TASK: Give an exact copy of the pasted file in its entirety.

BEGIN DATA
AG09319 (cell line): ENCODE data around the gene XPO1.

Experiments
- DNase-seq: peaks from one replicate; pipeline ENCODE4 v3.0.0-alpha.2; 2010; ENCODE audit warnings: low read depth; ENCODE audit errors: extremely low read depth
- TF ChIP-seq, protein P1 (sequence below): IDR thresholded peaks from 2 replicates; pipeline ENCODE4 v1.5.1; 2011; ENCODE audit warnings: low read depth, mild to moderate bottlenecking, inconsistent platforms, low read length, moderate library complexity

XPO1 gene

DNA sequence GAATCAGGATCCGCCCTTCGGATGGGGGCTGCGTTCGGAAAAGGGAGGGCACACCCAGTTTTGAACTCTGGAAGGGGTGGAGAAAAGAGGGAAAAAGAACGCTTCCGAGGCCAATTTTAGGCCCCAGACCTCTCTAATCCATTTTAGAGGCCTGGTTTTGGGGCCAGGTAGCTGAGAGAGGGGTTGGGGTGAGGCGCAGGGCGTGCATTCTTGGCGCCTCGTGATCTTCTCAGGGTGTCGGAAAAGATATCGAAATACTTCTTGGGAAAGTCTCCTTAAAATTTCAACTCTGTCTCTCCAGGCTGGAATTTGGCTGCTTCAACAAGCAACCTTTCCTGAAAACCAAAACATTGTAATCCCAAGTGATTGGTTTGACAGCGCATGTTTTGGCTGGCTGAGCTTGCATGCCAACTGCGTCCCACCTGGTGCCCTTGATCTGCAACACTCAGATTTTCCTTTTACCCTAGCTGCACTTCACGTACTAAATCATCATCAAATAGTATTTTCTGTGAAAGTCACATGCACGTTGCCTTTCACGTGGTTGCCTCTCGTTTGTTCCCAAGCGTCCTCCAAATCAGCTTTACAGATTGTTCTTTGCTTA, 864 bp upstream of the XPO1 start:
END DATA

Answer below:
AG09319 (cell line): ENCODE data around the gene XPO1.

Experiments
- DNase-seq: peaks from one replicate; pipeline ENCODE4 v3.0.0-alpha.2; 2010; ENCODE audit warnings: low read depth; ENCODE audit errors: extremely low read depth
- TF ChIP-seq, protein P1 (sequence below): IDR thresholded peaks from 2 replicates; pipeline ENCODE4 v1.5.1; 2011; ENCODE audit warnings: low read depth, mild to moderate bottlenecking, inconsistent platforms, low read length, moderate library complexity

XPO1 gene

DNA sequence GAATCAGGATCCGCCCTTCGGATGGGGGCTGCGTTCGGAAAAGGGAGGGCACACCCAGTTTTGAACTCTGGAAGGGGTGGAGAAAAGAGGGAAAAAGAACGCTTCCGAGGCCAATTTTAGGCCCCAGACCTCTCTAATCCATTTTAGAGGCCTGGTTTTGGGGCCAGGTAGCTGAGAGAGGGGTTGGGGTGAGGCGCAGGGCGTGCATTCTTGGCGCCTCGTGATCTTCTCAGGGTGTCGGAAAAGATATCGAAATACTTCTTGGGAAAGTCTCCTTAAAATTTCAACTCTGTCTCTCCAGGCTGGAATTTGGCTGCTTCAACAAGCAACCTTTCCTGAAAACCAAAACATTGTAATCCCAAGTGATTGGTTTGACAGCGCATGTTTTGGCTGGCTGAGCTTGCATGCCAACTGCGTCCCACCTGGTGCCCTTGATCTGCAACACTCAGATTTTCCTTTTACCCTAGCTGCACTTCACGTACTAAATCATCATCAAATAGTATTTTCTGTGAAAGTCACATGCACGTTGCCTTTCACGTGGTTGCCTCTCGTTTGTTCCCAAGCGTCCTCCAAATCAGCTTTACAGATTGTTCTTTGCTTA, 864 bp upstream of the XPO1 start: